In the 1980s, HIV was a scourge on the population, killing over 100K people by 1991. Stigma and general ignorance about it seriously undermined treatment.
To confront these problems, patient communication programs funded by governments and foundations were initiated. This type of patient education was novel, with almost no precedent. A famous PSA launched in the UK was the “Don’t Die of Ignorance” campaign. Similar campaigns in the US were used to change the public impression of the disease.
These patient education programs were a vital part of the strategy to reduce the spread of HIV. Along with advancements in treatment, the HIV mortality rate was significantly decreased over the next decade. However, HIV continues to pose a grave threat to many. Approximately 1.2 million people in the US have HIV and about 13 percent of them don’t know about it and need testing. In other categories that are "silent" (non-symptomatic), these types of programs are very important.
Prevention of the condition is also very important. Patient education efforts from the government and foundations are now being supplemented by education and DTC marketing efforts from Pharma companies that make medication to prevent and treat HIV.
Gilead DTC Marketing for Descovy
Descovy is a medication that helps people that are sexually active lower their chances of getting HIV. Following in the footsteps of early HIV marketing, Gilead talks about the “real people” who are using Descovy. In its TV ad, Gilead visualizes a wide variety of people who might contract the disease.
Chris Freeman, Gilead’s vice president of U.S. sales and marketing says, “We know oftentimes this can be stereotyped to one or two specific populations, but in reality that’s simply not true. There are some less traditional groups and harder-to-reach groups we’re hoping this campaign resonates with.”
Ahead of industry trends, Gilead is also shifting a large percentage of its spend from TV and print into digital forms of advertising. Among the leading DTC spenders, companies that make HIV brands had the highest percentage (28%) of its spend in digital in 2021.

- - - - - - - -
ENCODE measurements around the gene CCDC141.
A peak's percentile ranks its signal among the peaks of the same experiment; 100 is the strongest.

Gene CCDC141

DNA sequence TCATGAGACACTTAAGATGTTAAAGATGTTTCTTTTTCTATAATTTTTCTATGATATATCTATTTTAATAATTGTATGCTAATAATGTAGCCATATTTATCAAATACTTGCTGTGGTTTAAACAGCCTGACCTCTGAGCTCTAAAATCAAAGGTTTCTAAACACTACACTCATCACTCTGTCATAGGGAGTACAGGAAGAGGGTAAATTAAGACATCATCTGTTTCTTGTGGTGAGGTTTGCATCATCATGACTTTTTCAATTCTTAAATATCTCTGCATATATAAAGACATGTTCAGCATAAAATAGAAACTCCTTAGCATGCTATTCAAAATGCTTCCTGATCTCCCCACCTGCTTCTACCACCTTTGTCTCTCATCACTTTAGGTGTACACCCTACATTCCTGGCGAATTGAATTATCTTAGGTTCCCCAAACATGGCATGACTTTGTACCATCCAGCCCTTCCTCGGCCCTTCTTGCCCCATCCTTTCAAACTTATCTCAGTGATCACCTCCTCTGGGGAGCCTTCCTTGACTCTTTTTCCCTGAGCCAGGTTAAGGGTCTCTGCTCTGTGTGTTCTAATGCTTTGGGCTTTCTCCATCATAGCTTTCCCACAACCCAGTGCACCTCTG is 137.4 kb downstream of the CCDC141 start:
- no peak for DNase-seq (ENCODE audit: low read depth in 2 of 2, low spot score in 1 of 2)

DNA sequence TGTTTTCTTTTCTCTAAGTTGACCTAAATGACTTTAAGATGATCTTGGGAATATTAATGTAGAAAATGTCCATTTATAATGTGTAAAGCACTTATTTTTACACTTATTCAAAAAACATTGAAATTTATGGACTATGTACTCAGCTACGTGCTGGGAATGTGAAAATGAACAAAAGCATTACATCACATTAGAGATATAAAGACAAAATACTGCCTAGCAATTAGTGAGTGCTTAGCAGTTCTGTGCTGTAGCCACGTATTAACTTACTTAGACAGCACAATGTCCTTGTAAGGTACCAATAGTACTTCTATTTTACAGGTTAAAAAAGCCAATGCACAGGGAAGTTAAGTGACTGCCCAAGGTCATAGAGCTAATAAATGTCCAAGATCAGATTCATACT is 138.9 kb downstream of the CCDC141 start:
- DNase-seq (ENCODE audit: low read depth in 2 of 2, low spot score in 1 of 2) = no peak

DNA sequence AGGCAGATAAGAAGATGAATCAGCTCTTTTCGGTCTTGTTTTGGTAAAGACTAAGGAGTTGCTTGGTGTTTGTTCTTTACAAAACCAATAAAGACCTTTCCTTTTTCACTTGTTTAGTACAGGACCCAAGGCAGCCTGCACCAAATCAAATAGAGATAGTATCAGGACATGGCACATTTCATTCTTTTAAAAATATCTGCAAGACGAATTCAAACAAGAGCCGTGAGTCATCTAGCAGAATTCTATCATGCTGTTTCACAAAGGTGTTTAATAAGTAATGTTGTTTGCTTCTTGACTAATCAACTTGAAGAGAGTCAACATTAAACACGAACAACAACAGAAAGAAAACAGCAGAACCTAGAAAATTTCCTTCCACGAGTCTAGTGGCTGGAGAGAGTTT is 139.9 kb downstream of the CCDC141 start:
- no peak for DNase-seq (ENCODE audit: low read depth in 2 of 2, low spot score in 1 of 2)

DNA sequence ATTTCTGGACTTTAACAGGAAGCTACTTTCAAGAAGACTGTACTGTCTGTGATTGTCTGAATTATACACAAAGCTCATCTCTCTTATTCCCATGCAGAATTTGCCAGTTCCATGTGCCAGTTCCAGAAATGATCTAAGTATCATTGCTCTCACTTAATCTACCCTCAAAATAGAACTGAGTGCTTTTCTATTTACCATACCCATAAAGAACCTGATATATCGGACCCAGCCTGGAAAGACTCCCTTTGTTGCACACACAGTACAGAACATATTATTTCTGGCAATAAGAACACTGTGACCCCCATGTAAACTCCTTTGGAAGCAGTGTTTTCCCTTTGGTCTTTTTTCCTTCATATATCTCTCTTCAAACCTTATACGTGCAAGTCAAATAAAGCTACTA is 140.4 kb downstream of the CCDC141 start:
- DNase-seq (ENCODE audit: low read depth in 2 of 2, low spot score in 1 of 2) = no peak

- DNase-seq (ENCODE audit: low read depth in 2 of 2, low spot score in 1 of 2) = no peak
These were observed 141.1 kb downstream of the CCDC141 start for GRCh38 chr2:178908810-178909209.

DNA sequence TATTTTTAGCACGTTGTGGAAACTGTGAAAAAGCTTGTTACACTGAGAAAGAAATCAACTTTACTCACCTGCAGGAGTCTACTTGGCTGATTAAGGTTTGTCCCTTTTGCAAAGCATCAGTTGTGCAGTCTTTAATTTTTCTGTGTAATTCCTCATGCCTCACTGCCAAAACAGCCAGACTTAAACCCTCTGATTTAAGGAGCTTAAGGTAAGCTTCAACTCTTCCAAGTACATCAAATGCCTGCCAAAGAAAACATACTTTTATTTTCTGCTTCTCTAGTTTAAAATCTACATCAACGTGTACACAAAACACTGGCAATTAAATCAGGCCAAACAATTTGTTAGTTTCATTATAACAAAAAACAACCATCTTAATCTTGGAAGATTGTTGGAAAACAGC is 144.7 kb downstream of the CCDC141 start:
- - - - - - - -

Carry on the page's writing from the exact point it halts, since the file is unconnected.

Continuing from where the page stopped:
This is more than double the amount that companies in the HIV category spent on digital marketing in the prior year. Among these companies, Gilead has recognized that digital can deliver “information rich” communication. Unlike other channels (especially TV), this can help patients to understand HIV prevention and treatment better.
GlaxoSmithKline/ViiV DTC Marketing for Cabenuva
Treatment of HIV is critical once it is contracted. Until now, patients took HIV medication on a daily basis. That changed with the introduction of Cabenuva in 2021. It is a long-acting injectable that patients can take every other month. This clearly improves ease of use of this medication. In its marketing, Cabenuva points out why this is important. It can affect how they think about HIV. It no longer has to be part of their daily routine. Robin Gaitens, ViiV Healthcare product and community communications director commented that, “While people living with HIV are generally satisfied with daily pills, some struggle with self-stigma, fear that their HIV status will be disclosed or the constant reminder of their diagnosis." This approach helps patients with these issues.
Information Benefits of DTC Marketing and Patient Communication
The threat of HIV is no longer as great as it was in the 80's. In those days, PSA's like “Don't Die of Ignorance” were necessary to overcome stigma and shake the population out of complacency. However, this does not mean that HIV has gone away. Efforts by foundations and product makers are helping to support awareness and treatment of HIV, leading to the best health outcomes.